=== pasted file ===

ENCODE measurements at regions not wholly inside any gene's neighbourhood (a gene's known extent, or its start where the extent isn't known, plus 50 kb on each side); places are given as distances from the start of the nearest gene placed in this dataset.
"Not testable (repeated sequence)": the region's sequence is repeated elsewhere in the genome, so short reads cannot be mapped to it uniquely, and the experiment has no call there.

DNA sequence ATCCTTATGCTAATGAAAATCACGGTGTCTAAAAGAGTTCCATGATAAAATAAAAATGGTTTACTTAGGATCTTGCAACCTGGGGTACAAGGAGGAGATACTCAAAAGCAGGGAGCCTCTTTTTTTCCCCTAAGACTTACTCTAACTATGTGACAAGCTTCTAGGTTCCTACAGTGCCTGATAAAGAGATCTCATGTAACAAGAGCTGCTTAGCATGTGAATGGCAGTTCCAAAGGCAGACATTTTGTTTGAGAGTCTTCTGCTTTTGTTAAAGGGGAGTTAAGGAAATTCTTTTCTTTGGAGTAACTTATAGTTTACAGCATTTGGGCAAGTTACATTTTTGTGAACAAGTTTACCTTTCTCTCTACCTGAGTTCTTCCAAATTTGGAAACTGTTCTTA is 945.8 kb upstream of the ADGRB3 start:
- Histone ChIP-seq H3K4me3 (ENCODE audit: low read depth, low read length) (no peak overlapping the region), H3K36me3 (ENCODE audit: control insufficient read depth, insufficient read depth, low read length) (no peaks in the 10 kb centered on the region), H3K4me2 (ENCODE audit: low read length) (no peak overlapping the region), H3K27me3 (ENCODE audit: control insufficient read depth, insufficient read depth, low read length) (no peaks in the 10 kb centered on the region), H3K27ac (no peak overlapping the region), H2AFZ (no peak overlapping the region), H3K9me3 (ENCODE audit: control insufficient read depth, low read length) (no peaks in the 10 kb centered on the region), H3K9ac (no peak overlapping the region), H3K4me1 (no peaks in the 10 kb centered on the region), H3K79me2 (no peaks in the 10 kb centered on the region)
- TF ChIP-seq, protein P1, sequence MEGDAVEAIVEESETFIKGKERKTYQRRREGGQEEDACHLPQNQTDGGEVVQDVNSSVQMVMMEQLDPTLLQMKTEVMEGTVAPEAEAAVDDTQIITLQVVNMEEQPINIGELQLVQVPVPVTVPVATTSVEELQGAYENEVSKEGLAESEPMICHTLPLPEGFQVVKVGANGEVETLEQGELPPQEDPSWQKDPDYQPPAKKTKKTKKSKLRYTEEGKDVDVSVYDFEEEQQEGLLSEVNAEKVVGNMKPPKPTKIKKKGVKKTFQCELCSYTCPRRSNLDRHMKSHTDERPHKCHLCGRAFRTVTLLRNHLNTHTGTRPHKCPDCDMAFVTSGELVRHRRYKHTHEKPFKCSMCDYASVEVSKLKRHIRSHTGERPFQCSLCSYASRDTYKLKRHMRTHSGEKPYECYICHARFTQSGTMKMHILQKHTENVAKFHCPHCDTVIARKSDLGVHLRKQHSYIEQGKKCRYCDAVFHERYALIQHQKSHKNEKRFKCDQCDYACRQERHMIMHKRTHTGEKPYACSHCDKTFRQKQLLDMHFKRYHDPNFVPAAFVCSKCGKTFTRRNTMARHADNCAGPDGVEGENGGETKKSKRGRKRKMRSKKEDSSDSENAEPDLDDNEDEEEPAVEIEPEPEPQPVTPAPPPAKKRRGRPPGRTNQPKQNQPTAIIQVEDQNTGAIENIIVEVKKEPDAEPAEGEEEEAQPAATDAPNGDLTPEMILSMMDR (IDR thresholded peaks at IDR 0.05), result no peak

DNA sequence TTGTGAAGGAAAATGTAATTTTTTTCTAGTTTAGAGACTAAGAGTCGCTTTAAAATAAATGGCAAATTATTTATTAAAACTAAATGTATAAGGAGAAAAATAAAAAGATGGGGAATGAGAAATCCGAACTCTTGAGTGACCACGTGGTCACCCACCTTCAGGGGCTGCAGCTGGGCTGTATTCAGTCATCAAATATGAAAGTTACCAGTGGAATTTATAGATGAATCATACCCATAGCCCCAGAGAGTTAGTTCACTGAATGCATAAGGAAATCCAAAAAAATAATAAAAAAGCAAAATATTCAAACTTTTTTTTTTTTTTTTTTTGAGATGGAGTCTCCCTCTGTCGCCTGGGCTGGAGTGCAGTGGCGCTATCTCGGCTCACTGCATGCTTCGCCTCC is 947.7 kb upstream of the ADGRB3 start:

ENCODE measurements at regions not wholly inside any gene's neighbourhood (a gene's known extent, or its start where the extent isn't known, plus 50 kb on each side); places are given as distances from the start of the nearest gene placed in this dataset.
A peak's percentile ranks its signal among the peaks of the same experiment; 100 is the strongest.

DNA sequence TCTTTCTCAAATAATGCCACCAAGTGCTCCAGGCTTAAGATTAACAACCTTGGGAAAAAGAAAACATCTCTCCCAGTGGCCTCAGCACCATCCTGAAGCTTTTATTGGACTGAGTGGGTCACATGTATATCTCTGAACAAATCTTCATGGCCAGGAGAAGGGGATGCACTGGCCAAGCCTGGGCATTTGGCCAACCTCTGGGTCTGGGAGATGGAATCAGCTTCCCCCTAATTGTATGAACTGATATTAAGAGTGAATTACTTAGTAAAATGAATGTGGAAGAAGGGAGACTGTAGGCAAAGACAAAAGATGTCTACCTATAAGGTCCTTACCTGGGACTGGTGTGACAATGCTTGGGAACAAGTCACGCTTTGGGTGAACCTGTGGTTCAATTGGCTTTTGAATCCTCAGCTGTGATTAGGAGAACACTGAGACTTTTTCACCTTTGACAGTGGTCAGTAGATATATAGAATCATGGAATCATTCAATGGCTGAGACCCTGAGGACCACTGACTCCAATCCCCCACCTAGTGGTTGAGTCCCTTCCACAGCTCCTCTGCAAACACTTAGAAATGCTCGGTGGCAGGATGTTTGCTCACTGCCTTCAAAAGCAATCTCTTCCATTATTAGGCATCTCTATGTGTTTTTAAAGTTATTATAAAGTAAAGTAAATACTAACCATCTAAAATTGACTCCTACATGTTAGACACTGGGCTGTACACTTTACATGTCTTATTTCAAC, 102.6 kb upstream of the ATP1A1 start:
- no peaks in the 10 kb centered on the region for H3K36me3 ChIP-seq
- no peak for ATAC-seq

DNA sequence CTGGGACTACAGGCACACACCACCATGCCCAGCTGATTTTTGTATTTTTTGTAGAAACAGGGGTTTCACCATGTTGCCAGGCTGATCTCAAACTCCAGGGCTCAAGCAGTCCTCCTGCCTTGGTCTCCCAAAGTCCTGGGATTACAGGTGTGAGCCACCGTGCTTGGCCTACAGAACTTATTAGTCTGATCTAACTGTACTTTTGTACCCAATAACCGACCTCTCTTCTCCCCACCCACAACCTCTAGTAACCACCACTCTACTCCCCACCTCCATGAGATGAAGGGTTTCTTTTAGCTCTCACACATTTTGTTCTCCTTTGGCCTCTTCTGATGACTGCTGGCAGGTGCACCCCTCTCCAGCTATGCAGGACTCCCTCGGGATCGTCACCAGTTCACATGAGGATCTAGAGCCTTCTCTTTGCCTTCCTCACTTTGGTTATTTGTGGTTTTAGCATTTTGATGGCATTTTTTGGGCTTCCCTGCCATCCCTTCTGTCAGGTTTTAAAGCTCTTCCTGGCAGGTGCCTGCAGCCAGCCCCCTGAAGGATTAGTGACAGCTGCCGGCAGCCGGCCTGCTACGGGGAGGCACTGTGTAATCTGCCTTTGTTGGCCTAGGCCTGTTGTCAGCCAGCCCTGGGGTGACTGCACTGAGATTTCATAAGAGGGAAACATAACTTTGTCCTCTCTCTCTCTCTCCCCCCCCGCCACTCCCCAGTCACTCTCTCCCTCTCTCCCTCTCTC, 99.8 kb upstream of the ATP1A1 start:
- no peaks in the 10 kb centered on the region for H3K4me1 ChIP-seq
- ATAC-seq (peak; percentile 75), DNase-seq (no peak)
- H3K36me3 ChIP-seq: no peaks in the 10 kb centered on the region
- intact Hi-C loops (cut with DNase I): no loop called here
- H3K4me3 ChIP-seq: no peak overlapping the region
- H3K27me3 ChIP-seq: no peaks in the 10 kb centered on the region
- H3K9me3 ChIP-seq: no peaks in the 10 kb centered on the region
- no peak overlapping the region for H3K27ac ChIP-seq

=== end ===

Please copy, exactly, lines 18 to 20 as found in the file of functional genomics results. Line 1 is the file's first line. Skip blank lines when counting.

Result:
- H3K27me3 ChIP-seq: no peaks in the 10 kb centered on the region
- H3K9me3 ChIP-seq: no peaks in the 10 kb centered on the region
- no peak overlapping the region for H3K27ac ChIP-seq